Heart and Vessels

, Volume 33, Issue 7, pp 695–705 | Cite as

Paradoxical impact of decreased low-density lipoprotein cholesterol level at baseline on the long-term prognosis in patients with acute coronary syndrome

  • Takuya Nakahashi
  • Hayato Tada
  • Kenji Sakata
  • Yohei Yakuta
  • Yoshihiro Tanaka
  • Akihiro Nomura
  • Tadatsugu Gamou
  • Hidenobu Terai
  • Yuki Horita
  • Masatoshi Ikeda
  • Masanobu Namura
  • Masayuki Takamura
  • Kenshi Hayashi
  • Masakazu Yamagishi
  • Masa-aki Kawashiri
Original Article

Abstract

Although statin therapy is beneficial in the setting of acute coronary syndrome (ACS), a substantial proportion of patients with ACS still do not receive the guideline-recommended lipid management in contemporary practice. We hypothesize that the low-density lipoprotein cholesterol (LDL-C) level at the time of admission might affect patient management and the subsequent outcome. Nine-hundred and forty-two consecutive patients with ACS who underwent percutaneous coronary intervention were analyzed retrospectively. The study patients were first divided into two groups based on the LDL-C level on admission: group A (n = 267), with LDL-C < 100 mg/dL; and group B (n = 675), with LDL-C ≥ 100 mg/dL. Each group was then further divided into those who were prescribed statins or not at the time of discharge from the hospital. The primary endpoint was all-cause death. In addition, we analyzed the serial changes of LDL-C within 1 year. Patients in group A were significantly older and more likely to have multiple comorbidities compared with group B. The proportion of patients who were prescribed statin at discharge was significantly smaller in group A compared with group B (57.7 vs. 77.3%, p < 0.001). During the median 4-year follow-up, there were 122 incidents of all-cause death. Multivariate Cox proportional hazard analysis revealed that LDL-C < 100 mg/dL on admission [hazard ratio (HR), 1.61; 95% confidence interval (CI), 1.09–2.39; p < 0.05] and prescription of statins at discharge (HR, 0.52; 95% CI, 0.36–0.76; p < 0.001) were associated significantly with all-cause death. Under these conditions, increasing LDL-C levels were documented during follow-up in those patients in group A when no statins were prescribed at discharge (79 ± 15–96 ± 29 mg/dL, p < 0.001), whereas these remained unchanged when statins were prescribed at discharge (79 ± 15–77 ± 22 mg/dL, p = 0.30). These results demonstrate that decreased LDL-C on admission in ACS led to less prescription for statins, which could result in increased death, probably due to underestimation of the baseline LDL-C.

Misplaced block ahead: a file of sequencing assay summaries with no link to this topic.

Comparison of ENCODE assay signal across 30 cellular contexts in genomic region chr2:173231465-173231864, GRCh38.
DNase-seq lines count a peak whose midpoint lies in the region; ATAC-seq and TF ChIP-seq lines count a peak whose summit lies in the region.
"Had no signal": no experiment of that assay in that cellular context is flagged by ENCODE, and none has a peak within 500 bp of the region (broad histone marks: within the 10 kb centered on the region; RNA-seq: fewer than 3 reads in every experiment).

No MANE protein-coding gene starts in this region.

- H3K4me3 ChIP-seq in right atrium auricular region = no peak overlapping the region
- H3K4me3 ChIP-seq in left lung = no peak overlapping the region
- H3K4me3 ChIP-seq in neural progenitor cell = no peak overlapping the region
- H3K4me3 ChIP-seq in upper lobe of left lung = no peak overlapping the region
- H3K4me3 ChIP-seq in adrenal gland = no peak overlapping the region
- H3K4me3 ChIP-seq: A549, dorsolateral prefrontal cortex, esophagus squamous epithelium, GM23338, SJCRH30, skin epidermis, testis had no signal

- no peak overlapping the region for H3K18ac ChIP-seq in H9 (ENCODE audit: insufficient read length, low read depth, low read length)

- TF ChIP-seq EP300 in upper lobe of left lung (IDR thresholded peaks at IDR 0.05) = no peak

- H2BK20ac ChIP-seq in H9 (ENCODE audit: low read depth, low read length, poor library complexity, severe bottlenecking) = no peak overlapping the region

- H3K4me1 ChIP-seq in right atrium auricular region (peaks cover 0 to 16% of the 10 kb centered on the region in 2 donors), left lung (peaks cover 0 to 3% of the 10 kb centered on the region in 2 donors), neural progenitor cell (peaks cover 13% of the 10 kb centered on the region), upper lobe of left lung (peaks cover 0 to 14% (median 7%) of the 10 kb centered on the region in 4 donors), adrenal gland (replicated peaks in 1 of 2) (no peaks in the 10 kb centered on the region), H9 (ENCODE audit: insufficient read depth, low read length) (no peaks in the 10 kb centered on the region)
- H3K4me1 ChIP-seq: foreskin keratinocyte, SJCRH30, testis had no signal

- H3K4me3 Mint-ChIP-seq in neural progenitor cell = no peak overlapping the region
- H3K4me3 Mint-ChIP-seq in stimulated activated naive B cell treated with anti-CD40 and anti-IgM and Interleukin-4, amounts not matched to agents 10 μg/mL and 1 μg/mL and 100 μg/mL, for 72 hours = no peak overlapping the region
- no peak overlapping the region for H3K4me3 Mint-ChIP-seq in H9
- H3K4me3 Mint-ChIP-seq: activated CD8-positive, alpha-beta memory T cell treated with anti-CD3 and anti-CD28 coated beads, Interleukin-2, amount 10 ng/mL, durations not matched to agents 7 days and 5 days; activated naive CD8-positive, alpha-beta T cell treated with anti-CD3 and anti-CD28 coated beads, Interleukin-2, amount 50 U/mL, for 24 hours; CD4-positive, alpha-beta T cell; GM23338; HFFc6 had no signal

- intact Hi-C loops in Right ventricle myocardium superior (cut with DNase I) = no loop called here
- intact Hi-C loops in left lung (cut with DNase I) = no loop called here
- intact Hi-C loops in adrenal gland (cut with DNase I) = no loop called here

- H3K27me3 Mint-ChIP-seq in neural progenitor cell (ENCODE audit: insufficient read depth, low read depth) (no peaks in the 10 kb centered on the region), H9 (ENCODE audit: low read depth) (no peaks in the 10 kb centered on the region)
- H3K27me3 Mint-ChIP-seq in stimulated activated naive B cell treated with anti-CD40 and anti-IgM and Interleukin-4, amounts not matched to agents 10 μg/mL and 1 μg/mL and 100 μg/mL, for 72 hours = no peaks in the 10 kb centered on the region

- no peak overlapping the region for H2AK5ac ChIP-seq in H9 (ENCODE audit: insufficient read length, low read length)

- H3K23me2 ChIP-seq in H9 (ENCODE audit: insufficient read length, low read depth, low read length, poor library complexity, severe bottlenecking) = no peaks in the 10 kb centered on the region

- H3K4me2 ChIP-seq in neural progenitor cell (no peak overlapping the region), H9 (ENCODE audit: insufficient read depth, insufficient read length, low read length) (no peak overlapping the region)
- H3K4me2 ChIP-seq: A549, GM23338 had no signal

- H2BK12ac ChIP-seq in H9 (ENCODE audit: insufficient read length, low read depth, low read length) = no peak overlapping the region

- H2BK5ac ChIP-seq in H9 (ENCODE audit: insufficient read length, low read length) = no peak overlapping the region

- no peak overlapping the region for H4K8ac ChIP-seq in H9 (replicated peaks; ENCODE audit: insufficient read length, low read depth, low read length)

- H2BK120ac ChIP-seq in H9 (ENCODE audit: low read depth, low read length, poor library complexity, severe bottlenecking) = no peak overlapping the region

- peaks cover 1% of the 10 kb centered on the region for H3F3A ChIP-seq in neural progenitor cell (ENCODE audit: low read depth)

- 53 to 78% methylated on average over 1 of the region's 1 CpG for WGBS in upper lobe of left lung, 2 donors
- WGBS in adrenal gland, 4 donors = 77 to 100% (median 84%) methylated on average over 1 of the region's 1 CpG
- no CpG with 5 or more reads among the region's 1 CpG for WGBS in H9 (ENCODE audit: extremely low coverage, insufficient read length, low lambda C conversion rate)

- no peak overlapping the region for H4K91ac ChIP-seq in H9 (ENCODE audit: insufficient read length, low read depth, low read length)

Keywords

Acute coronary syndrome Cholesterol Statin Percutaneous coronary intervention 

Notes

Compliance with ethical standards

Conflicts of interest

The authors declare that they have no conflict of interest.

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Copyright information

© Springer Japan KK, part of Springer Nature 2017

Authors and Affiliations

  • Takuya Nakahashi
    • 1
  • Hayato Tada
    • 1
  • Kenji Sakata
    • 1
  • Yohei Yakuta
    • 2
  • Yoshihiro Tanaka
    • 1
  • Akihiro Nomura
    • 1
  • Tadatsugu Gamou
    • 1
  • Hidenobu Terai
    • 2
  • Yuki Horita
    • 2
  • Masatoshi Ikeda
    • 2
  • Masanobu Namura
    • 2
  • Masayuki Takamura
    • 3
  • Kenshi Hayashi
    • 1
  • Masakazu Yamagishi
    • 1
  • Masa-aki Kawashiri
    • 1
  1. 1.Department of Cardiovascular and Internal MedicineKanazawa University Graduate School of MedicineKanazawaJapan
  2. 2.Department of CardiologyKanazawa Cardiovascular HospitalKanazawaJapan
  3. 3.Department of Disease Control and Homeostasis, Graduate School of Medical ScienceKanazawa UniversityKanazawaJapan

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